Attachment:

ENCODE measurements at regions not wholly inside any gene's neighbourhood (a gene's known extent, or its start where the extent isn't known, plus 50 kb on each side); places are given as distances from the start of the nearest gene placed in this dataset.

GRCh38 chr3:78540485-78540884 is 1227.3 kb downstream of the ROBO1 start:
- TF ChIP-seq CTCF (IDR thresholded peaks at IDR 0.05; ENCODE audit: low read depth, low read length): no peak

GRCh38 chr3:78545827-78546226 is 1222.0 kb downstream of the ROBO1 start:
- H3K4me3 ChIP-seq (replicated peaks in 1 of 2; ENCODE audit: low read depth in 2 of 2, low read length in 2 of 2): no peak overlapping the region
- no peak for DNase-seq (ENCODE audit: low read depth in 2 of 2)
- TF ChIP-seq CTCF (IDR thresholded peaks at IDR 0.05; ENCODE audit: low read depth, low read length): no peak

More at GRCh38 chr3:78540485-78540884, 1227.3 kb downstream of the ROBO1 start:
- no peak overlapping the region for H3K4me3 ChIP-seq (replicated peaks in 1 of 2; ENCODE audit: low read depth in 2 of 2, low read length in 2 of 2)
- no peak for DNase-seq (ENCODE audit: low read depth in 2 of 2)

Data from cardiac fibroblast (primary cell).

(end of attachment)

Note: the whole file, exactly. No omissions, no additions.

ENCODE measurements at regions not wholly inside any gene's neighbourhood (a gene's known extent, or its start where the extent isn't known, plus 50 kb on each side); places are given as distances from the start of the nearest gene placed in this dataset.

GRCh38 chr3:78540485-78540884 is 1227.3 kb downstream of the ROBO1 start:
- TF ChIP-seq CTCF (IDR thresholded peaks at IDR 0.05; ENCODE audit: low read depth, low read length): no peak

GRCh38 chr3:78545827-78546226 is 1222.0 kb downstream of the ROBO1 start:
- H3K4me3 ChIP-seq (replicated peaks in 1 of 2; ENCODE audit: low read depth in 2 of 2, low read length in 2 of 2): no peak overlapping the region
- no peak for DNase-seq (ENCODE audit: low read depth in 2 of 2)
- TF ChIP-seq CTCF (IDR thresholded peaks at IDR 0.05; ENCODE audit: low read depth, low read length): no peak

More at GRCh38 chr3:78540485-78540884, 1227.3 kb downstream of the ROBO1 start:
- no peak overlapping the region for H3K4me3 ChIP-seq (replicated peaks in 1 of 2; ENCODE audit: low read depth in 2 of 2, low read length in 2 of 2)
- no peak for DNase-seq (ENCODE audit: low read depth in 2 of 2)

Data from cardiac fibroblast (primary cell).